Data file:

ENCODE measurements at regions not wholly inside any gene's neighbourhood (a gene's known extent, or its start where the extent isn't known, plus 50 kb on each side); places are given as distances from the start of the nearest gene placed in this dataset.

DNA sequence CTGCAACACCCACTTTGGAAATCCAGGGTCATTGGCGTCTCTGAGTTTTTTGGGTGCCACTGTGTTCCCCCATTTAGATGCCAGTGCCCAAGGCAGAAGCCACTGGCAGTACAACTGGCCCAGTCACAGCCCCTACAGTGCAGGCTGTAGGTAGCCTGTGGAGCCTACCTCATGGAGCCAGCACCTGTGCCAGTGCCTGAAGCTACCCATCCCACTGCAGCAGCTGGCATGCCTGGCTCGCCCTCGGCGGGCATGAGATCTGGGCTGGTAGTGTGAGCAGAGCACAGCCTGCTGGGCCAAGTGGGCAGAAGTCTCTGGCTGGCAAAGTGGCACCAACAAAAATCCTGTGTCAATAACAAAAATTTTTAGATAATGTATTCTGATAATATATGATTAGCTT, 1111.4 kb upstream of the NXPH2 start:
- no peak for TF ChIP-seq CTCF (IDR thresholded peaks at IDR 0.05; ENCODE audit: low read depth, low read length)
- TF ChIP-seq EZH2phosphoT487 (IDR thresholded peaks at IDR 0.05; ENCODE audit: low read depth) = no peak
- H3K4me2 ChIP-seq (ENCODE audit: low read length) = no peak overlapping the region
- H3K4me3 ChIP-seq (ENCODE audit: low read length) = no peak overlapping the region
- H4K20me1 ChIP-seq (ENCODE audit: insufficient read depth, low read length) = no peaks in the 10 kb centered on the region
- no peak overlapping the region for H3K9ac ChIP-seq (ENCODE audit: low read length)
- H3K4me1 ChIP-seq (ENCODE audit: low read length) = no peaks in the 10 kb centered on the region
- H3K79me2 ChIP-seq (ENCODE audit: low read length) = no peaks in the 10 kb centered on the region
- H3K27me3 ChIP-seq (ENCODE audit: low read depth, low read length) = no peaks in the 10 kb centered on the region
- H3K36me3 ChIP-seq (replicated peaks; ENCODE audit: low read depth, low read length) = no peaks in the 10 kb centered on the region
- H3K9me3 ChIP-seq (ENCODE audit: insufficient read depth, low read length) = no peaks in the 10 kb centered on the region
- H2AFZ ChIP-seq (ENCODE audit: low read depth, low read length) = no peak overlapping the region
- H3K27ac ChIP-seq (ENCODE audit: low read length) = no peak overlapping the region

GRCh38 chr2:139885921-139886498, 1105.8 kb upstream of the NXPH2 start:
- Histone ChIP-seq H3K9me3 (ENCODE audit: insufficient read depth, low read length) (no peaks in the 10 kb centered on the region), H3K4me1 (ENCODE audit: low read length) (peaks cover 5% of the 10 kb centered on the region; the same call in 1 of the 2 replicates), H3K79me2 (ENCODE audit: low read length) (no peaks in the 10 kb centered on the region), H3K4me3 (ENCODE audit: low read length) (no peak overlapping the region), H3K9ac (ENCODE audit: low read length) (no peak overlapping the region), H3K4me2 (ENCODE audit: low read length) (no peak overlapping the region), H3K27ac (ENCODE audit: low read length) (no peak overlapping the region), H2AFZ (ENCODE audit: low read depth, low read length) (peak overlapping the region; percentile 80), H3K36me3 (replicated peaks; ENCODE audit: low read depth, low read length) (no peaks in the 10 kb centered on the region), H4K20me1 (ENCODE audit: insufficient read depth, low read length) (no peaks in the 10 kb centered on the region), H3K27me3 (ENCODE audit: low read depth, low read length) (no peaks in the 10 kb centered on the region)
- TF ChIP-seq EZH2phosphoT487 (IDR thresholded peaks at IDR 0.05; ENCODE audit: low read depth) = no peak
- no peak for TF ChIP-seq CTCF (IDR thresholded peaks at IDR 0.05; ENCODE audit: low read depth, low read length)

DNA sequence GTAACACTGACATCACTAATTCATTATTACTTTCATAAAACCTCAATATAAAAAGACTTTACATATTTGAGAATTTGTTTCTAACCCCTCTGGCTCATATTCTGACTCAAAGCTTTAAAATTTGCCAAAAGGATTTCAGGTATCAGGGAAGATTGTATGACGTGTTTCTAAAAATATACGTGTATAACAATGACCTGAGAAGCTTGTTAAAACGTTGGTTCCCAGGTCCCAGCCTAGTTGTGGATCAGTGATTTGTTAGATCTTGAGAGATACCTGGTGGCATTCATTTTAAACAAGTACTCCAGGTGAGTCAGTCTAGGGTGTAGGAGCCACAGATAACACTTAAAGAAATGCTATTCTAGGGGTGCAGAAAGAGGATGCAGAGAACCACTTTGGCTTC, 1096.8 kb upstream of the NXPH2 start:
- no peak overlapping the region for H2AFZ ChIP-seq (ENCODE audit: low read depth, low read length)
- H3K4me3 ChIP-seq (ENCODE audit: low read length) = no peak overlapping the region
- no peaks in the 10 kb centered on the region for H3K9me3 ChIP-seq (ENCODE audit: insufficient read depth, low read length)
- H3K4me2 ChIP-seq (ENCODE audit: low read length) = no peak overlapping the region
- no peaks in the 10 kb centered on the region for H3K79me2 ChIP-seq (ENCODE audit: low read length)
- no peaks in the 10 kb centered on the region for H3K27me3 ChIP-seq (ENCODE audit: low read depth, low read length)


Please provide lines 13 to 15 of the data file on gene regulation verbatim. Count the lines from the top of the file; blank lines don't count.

- H3K9me3 ChIP-seq (ENCODE audit: insufficient read depth, low read length) = no peaks in the 10 kb centered on the region
- H2AFZ ChIP-seq (ENCODE audit: low read depth, low read length) = no peak overlapping the region
- H3K27ac ChIP-seq (ENCODE audit: low read length) = no peak overlapping the region